But so far, these approaches have been extremely challenging, not least to those working on privacy and identity for decades. We don’t yet have a common, agreed-upon way for this to work. And individuals don’t yet have their own tools or software to help them prove who they are in a private and secure way.
It’s challenging, but not impossible. An approach that allows for both social media platforms and users to securely communicate and share verified identity information requires a few core things.
For one, a digital approach like this must be open. Its technology must be open source and transparent. It needs to enable people to choose their own tools, based on open standards and interoperability. And it should be part of an open ecosystem meaning people can prove who they are across different social networks (or any website or app, for that matter).
Secondly, and this goes without saying, it must be private and secure. We MUST ensure all users have full control over their data and the extent to which they share facts about themselves. There must be no central honeypot of data. Just as we use paper today to prove things about ourselves, any social media approach must be decentralized where possible and - by design - enable the data to be easily portable by the individual.
Lastly, the solution needs to be trusted by all participants. That means having trusted sources of data, but where those sources don’t know exactly what’s been shared by whom and where. It means having trustworthy data infrastructure that’s not tracking people around, or re-using data without the user’s transparency and consent. That means building new tools for people that can be used with confidence. Taking away that nagging sense of uncertainty when we’re asked to spill the beans on everything from our names and address to date of birth and citizenship.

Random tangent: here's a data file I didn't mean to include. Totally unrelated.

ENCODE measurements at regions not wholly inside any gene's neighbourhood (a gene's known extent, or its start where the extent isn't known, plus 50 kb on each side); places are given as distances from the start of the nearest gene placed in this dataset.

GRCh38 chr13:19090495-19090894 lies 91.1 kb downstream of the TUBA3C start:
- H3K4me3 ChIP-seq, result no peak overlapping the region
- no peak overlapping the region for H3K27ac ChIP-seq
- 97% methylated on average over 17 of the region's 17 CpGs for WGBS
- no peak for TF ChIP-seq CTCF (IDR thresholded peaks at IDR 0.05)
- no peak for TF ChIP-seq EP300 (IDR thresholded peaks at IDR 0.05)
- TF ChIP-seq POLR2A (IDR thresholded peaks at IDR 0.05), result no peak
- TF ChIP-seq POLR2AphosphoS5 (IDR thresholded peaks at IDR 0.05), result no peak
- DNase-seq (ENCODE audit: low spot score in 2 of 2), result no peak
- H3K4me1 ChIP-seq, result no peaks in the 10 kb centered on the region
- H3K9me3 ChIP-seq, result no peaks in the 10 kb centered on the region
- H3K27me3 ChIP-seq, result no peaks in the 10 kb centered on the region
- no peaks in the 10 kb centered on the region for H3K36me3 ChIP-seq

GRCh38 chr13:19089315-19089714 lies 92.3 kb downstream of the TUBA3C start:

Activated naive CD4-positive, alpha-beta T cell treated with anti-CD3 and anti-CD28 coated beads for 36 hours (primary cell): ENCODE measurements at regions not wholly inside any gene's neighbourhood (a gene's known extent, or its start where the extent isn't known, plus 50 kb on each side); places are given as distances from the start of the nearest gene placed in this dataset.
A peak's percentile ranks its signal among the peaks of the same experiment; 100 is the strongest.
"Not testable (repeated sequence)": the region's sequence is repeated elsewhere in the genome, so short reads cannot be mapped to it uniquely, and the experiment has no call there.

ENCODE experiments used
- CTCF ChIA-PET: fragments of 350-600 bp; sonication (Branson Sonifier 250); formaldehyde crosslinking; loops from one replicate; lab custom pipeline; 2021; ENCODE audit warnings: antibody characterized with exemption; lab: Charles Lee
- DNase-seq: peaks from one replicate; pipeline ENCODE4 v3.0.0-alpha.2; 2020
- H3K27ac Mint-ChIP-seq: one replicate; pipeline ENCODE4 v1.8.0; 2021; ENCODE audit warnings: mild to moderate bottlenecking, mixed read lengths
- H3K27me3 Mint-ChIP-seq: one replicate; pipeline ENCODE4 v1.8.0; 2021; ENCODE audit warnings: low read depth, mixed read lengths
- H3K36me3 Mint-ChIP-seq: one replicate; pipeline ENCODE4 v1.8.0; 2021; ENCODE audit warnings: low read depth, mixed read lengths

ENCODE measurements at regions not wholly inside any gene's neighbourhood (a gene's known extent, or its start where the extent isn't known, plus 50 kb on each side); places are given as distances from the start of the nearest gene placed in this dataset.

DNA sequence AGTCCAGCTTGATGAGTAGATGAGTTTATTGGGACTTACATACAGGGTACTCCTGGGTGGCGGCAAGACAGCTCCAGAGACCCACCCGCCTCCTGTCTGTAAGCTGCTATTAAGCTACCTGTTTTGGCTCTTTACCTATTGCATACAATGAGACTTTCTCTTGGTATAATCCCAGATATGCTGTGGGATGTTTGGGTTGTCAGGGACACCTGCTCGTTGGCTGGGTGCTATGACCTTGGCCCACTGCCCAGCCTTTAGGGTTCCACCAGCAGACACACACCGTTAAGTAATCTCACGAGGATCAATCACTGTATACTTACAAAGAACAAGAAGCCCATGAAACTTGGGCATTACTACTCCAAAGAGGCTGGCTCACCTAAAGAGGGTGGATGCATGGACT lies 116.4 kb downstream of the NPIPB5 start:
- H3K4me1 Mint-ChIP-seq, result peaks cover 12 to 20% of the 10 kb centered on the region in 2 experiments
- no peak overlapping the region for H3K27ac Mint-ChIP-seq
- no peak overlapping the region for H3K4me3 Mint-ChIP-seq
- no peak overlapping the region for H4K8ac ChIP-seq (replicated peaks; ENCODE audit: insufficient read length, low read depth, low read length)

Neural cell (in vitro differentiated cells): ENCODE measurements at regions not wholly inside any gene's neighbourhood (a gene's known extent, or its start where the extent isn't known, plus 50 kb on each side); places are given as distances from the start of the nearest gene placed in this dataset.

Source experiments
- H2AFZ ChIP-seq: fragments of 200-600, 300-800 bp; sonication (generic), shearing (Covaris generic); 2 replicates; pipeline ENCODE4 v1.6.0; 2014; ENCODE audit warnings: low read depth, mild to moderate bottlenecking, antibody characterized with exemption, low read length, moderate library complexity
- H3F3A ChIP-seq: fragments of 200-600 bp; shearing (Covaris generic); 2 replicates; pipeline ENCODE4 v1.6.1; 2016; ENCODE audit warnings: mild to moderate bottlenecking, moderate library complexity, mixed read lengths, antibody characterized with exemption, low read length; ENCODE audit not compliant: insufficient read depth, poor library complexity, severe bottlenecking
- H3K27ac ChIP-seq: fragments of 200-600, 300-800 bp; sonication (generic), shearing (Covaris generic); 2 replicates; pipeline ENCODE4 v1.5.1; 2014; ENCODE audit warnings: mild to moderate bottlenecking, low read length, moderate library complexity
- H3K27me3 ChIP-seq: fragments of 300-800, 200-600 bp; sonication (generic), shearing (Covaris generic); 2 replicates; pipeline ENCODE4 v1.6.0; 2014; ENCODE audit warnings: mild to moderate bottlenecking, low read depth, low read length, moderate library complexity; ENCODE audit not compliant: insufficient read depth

Elon Musk’s desire to authenticate us on Twitter and develop a more trusted service is a sound one. But the path ahead is fraught with pitfalls around digital trust, privacy, and practicality.
Avast knows this — we’re currently building it. A next-generation private and secure way to prove who we are, anywhere, that respects the privacy of people and still allows for trustworthy interactions.
Privacy experts are pushing for it, data protection regulators require it, and over 400 million Avast customers are demanding it. It’s a solution that Elon Musk must adopt at Twitter if the service ultimately becomes the first social media to get identity and authentication right.
The concept of digital identity is fairly new and might sound complex, but it’s pretty easy to grasp. What’s more, most of us have one and it’s a lot more valuable than you think.
The EWC pilot will focus on the use of the EU Digital Identity Wallet in the context of travel – such as providing passenger information, buying goods and services, and trusted business to business interactions.